Malta Seeks to Remove NFTs from Virtual Financial Assets Act

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  • Malta has indicated plans to remove NFTs from its Virtual Financial Assets framework
  • The framework features other digital assets that operate differently from NFTs
  • Malta wants to make the changes in preparation for the upcoming European Union crypto regulations

Malta has indicated plans to remove NFTs from the country’s Virtual Financial Assets Act as a way to differentiate the unique asset class from other blockchain-powered financial products. Currently, the country bundles NFTs in the same category as e-money, cryptocurrency and anything else built on blockchain platforms. According to Malta’s financial watchdog (MFSA), the grouping is inadequate since digital collectibles can’t qualify as an investment or payment method.

Regulating NFTs Beats the Purpose

The MFSA thinks that the presence of digital collectibles in the act defeats the purpose of the framework which is meant to guide the issuance of blockchain-based assets that have investment capabilities.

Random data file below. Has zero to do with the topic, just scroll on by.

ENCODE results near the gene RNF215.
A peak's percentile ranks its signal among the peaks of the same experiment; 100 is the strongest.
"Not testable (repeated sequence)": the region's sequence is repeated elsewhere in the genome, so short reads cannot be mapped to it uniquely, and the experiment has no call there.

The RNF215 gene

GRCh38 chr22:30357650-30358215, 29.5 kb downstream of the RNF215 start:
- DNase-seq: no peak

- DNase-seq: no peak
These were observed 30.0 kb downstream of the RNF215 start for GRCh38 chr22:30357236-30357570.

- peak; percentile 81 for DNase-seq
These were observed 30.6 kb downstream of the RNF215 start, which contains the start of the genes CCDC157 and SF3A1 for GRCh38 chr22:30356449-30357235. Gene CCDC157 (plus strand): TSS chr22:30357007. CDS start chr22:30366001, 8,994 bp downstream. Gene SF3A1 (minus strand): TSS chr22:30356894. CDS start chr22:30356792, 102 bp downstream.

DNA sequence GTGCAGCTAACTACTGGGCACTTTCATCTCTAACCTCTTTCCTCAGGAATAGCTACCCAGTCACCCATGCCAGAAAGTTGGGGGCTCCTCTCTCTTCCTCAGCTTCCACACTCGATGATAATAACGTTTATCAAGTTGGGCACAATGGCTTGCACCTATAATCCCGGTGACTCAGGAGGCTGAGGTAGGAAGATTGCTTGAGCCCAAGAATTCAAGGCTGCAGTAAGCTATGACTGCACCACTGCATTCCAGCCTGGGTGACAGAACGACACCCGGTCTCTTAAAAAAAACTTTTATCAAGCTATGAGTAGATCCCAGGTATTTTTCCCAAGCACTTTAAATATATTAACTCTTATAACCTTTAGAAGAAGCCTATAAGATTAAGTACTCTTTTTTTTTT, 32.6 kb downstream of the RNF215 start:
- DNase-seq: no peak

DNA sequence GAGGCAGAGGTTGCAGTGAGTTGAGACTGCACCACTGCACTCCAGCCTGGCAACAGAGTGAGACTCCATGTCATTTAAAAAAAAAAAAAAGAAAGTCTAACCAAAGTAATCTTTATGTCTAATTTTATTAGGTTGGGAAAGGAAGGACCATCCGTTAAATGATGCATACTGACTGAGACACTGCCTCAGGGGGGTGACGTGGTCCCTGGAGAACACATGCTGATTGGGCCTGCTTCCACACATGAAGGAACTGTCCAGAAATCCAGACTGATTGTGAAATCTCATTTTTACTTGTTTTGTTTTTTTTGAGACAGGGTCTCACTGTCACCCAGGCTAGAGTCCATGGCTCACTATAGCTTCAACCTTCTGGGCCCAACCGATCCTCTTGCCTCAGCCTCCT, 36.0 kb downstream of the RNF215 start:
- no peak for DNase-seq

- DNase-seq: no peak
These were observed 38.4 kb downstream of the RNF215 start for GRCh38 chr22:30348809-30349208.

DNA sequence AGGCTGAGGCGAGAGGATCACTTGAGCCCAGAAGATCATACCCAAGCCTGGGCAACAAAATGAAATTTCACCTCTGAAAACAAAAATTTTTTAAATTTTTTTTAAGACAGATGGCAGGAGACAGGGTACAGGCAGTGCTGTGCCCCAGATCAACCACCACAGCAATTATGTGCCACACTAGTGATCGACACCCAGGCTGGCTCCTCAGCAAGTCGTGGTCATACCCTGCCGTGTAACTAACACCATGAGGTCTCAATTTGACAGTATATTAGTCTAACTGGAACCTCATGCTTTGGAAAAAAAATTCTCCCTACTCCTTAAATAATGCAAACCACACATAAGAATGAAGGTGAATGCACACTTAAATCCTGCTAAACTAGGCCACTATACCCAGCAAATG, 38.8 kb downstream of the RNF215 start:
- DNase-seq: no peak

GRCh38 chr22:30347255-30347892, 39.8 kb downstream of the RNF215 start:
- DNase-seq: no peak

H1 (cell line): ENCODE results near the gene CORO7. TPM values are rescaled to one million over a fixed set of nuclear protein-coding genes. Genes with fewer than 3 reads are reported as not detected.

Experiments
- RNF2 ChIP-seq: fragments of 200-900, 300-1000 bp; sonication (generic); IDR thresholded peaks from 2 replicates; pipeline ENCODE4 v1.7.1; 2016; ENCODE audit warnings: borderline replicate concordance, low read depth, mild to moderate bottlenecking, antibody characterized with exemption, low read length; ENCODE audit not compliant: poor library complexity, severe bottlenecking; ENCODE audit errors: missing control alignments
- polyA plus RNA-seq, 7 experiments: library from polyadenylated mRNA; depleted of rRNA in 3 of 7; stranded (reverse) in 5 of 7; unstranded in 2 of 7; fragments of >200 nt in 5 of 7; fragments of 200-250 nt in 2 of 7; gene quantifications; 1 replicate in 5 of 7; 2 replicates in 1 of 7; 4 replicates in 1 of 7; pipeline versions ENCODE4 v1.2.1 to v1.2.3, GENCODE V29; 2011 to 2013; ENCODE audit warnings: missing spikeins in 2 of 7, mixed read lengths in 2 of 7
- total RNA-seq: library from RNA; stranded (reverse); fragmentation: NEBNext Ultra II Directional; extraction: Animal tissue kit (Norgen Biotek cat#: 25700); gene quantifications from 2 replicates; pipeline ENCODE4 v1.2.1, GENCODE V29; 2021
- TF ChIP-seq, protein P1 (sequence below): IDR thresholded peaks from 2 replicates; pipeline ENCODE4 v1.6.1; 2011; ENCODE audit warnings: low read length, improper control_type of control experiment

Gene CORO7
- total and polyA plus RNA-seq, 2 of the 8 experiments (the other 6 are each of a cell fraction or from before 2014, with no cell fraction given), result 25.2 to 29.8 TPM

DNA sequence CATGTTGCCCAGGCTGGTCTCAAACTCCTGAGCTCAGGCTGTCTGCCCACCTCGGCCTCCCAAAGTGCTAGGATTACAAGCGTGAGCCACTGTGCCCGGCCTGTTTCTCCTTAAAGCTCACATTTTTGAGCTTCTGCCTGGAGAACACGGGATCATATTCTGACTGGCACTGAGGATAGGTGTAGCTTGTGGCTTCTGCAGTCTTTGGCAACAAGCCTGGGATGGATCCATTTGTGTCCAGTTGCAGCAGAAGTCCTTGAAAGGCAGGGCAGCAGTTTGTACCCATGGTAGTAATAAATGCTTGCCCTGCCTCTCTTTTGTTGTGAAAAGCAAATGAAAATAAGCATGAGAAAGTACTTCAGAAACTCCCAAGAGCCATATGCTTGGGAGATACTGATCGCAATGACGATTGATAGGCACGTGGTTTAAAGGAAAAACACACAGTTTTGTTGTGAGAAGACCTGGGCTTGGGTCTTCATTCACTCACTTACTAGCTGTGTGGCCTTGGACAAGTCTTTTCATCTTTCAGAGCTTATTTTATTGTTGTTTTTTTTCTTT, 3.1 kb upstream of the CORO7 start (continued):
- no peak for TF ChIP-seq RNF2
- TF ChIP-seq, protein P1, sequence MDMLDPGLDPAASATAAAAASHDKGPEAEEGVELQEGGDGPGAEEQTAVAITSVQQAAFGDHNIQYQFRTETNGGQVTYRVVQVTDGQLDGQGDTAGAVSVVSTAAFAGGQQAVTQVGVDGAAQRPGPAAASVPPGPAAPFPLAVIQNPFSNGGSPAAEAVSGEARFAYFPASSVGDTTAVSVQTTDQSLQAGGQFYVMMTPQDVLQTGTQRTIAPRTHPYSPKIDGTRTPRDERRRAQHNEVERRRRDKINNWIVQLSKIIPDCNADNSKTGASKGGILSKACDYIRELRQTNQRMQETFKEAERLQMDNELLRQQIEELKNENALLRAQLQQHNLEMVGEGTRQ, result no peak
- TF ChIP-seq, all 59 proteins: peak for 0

Apart from being against the spirit of the Virtual Financial Assets Act, Malta wants to exclude NFTs from its crypto laws in preparation for the upcoming unified regulations in the European Union. Dubbed the Markets in Crypto-assets Regulation (MiCA), the unified crypto regulations are marked to go live in spring 2023, exempting NFTs and other unique virtual assets from regulatory overview across the EU. 

In its current form, Malta’s VFA act requires anyone offering products or services involving virtual assets to seek regulatory greenlight and provide a list of investors before issuing a virtual asset. However, the proposal to strike NFTs out of the VFA framework is currently in the consultation phase which will end on 6 January 2023.

Malta ‘Doesn’t Prevent’ Crypto-based Financial Crimes

Malta’s VFA regulation came into force in 2018 and encompasses ICOs, virtual assets and tokens. The law was among two others enacted in the same period to control blockchain-based products, services and their providers. 

Malta’s move comes a year after the Financial Action Task Force (FATF) accused the country of doing little to curb crypto-based financial crimes. It also comes at a time when the United States and the United Kingdom are looking to create unified crypto regulation, indicating the need to bring accountability in the decentralized world.